With intense food focus, drinks are not always held to the same standards.

Sponsored by Spindrift.

Fast-casual concepts are known for their painstaking attention to detail around ingredient quality and sourcing. Until now, however, many brands have stopped there, not extending these same health and freshness standards to beverage programs. Instead, concepts have traditionally offered sugary sodas and juices, is a seeming contradiction of the fast-casual model.

One reason, says Bill Creelman, founder and CEO of Spindrift, is that restaurants make decisions based on sales. Because consumers are buying fewer beverages at restaurants in favor of plain water, many brands have decided not to invest in wider varieties of beverage options.

But Creelman also says that just because consumers opt for water doesn’t mean they wouldn’t drink other beverages if other options that fit their dietary guidelines were available. Often, the choice to skip beverages is made because diners don’t want to drink sugary sodas or juices.

“Consumers are not necessarily finding what they are looking for in fast-casual restaurant beverage offerings,” he says. “You would never go to a healthier fast casual and accept artificial flavors or ingredients.”

For progressive restaurant concepts looking to capture additional beverage sales, sparkling water has been a sales driver. Its popularity has increased as more consumers look for a healthful alternative that offers the effervescence of soda, as well as sales for restaurants. Many consumers feel it offers a cleaner label, but depending on the brand, consumers may still be disappointed. While sparkling water often does not carry the stigma of soda, many diners have also skipped sparkling water because some brands contain sugar, aspartame, and other additives, often termed “natural flavors.” This generic labeling gives little confidence to consumers who want to know exactly what is in their beverages.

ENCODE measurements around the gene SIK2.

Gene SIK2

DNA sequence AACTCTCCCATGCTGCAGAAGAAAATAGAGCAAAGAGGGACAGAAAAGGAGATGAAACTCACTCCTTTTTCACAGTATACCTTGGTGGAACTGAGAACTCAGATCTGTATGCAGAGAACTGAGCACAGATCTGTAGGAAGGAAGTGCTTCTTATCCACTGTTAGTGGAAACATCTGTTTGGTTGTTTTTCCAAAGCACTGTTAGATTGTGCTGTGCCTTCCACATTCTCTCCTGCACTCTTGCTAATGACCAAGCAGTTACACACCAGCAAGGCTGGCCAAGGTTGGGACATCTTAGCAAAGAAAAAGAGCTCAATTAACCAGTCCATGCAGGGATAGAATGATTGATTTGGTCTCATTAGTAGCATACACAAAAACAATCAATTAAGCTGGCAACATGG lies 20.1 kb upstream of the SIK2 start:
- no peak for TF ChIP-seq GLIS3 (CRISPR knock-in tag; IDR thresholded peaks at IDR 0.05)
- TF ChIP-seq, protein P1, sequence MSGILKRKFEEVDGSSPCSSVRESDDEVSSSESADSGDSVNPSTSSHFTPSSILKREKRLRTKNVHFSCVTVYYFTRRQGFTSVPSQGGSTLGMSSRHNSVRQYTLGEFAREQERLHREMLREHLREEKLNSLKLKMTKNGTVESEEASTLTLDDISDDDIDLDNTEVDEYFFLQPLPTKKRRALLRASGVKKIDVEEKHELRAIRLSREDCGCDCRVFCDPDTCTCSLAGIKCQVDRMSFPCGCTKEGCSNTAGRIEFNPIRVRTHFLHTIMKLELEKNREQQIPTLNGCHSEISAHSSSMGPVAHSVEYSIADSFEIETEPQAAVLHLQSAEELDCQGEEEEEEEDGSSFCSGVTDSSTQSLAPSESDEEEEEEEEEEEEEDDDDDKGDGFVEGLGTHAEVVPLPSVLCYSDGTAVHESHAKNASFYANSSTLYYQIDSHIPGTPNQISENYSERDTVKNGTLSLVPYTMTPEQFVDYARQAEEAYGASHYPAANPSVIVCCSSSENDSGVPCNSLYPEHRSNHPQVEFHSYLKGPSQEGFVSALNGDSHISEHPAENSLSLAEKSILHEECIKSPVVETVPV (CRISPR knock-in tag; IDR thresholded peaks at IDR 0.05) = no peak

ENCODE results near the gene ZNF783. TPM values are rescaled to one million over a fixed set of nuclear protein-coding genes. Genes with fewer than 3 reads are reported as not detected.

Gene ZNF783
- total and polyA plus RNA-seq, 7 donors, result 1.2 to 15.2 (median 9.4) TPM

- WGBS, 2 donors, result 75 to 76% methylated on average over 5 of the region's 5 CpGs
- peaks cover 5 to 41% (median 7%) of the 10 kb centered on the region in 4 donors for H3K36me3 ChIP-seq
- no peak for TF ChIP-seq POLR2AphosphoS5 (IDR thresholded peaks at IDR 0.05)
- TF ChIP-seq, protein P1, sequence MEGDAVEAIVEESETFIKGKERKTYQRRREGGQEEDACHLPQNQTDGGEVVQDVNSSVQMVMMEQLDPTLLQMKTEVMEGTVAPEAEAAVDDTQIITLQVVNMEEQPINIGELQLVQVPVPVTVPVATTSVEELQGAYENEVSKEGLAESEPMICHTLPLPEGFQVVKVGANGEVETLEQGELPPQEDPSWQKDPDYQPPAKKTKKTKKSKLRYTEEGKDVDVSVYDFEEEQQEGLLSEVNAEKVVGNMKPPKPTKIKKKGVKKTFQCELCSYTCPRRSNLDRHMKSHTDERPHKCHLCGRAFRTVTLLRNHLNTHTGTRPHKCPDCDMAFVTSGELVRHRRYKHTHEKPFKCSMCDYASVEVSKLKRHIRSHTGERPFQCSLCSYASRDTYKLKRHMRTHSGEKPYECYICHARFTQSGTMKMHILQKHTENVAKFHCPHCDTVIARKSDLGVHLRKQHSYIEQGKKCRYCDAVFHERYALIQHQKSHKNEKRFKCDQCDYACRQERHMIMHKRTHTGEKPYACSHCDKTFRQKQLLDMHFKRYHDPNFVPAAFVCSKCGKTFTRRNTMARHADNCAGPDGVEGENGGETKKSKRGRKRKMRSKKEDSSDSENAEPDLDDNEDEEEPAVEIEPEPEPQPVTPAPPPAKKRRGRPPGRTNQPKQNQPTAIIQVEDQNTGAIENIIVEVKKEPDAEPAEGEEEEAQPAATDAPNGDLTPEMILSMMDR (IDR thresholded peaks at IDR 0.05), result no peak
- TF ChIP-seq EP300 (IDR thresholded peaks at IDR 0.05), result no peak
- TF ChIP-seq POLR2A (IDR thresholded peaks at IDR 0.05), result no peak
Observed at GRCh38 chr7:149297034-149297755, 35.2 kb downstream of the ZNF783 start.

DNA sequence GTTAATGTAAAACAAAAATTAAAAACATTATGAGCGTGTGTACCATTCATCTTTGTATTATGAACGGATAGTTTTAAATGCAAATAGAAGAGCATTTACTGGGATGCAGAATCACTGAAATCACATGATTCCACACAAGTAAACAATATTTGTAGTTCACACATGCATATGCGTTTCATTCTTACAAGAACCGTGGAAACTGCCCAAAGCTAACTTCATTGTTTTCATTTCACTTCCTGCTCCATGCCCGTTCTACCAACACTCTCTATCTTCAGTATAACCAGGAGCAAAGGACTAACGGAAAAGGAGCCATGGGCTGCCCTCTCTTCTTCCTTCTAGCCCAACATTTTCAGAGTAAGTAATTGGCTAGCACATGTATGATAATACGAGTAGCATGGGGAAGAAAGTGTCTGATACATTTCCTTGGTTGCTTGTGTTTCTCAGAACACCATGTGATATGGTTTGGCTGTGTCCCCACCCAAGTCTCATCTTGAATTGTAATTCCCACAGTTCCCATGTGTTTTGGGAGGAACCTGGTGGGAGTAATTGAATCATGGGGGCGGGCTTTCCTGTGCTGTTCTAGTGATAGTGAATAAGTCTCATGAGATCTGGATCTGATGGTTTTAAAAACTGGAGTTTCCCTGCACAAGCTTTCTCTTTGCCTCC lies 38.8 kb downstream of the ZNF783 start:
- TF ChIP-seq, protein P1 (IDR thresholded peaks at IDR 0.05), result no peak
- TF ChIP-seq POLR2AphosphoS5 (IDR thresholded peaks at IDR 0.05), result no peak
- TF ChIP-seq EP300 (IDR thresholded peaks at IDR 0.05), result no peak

“People do not want sugary or diet beverages, so they move toward sparkling water instead of soda,” Creelman says. “But some restaurants think about beverage sets and say ‘I have a sparkling beverage that roughly satisfies my consumers,’ and they are ok with that level of detail, but why settle?”

This is why Creelman founded Spindrift, the first company to offer a line of sparkling waters that contain only carbonated water and real ingredients, such as fruit.

“We started in 2010 when restaurants began offering fresher ingredients with a provenance,” he says. “They could tell you the origin story of their foods, and yet the same concepts were offering traditional heavily sweetened sodas to serve alongside fresh food, so as a consumer and a lover of food, it didn’t make any sense.”

Spindrift grew out of consumer demand for truly natural, healthful beverages in the fast-casual space.

“We make our sparkling beverages with the same care that these restaurants use to make their food,” Creelman says. “In 2017, the concept of adding real ingredients is still very novel, but the difference is that restaurant concepts are beginning to demand that they get a beverage of equal quality.”

For Creelman, it is essential that beverages capture the interest of consumers while aligning well with the food, and in fast casual, that means offering beverages that are held to the same standards as the food.

“In the quick-service world, people aren’t just going to go back to sweetened beverages,” he says. “You have to offer something that’s interesting and different and fresh.”

By Peggy Carouthers

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